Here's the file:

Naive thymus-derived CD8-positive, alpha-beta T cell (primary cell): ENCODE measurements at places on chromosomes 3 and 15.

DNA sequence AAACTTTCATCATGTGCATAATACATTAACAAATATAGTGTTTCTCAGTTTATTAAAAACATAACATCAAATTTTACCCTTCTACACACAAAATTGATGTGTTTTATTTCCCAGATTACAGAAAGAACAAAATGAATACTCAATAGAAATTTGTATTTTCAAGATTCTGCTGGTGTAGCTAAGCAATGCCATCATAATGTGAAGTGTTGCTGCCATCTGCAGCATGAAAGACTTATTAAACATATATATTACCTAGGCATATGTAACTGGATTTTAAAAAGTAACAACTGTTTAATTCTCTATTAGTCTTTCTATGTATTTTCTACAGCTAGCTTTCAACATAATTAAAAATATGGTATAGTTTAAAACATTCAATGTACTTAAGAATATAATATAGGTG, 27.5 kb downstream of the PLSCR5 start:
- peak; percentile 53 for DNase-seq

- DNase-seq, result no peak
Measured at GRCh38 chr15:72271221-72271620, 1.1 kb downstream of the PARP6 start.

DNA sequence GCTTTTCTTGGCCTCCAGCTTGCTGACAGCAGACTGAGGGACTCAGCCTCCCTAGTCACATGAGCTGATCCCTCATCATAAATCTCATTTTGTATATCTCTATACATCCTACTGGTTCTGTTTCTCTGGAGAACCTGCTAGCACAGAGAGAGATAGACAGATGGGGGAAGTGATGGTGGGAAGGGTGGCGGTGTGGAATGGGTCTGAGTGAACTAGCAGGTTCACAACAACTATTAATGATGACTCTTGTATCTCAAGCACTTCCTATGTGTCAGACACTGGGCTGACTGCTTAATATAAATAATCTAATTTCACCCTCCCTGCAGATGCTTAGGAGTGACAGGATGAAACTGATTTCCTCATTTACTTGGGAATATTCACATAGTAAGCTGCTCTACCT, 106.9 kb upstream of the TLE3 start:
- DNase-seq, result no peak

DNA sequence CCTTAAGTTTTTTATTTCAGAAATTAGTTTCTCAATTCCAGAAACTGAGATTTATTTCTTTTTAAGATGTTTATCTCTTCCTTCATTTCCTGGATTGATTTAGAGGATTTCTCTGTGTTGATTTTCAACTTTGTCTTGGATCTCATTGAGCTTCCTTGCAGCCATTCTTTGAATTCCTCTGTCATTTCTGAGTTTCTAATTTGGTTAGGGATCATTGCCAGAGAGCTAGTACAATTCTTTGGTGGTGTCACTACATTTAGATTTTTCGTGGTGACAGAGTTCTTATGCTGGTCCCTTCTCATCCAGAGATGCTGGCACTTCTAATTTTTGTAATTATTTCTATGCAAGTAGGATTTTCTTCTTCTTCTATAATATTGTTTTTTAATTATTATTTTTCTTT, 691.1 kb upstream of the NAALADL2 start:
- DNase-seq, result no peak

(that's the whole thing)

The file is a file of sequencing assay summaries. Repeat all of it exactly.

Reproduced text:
Naive thymus-derived CD8-positive, alpha-beta T cell (primary cell): ENCODE measurements at places on chromosomes 3 and 15.

DNA sequence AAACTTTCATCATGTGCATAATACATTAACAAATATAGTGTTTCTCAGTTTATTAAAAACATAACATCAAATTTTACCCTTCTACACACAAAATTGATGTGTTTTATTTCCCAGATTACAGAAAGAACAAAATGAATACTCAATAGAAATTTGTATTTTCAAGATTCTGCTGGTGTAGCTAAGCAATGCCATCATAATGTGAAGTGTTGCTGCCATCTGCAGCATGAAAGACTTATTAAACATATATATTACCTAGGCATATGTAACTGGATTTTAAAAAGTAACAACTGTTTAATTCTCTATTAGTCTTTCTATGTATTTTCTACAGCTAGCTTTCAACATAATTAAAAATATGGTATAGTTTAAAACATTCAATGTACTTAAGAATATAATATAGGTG, 27.5 kb downstream of the PLSCR5 start:
- peak; percentile 53 for DNase-seq

- DNase-seq, result no peak
Measured at GRCh38 chr15:72271221-72271620, 1.1 kb downstream of the PARP6 start.

DNA sequence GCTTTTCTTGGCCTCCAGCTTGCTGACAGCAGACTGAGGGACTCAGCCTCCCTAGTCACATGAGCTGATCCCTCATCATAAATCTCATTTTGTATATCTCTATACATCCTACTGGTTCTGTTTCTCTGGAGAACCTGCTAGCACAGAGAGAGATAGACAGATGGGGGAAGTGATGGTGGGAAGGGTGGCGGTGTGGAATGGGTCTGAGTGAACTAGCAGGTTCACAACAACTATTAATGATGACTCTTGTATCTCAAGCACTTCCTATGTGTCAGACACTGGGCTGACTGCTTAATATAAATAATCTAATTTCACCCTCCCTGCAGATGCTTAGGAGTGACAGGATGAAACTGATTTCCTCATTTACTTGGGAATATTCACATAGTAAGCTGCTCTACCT, 106.9 kb upstream of the TLE3 start:
- DNase-seq, result no peak

DNA sequence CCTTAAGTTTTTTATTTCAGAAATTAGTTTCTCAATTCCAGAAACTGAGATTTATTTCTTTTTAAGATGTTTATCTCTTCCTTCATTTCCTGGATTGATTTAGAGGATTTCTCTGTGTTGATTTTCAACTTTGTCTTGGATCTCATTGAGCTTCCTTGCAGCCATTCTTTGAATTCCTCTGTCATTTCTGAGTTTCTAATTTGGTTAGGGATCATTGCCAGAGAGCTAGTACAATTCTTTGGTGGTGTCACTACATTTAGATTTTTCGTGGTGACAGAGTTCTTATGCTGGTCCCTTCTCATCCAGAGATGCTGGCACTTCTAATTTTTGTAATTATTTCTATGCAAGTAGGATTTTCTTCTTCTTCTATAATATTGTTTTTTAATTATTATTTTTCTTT, 691.1 kb upstream of the NAALADL2 start:
- DNase-seq, result no peak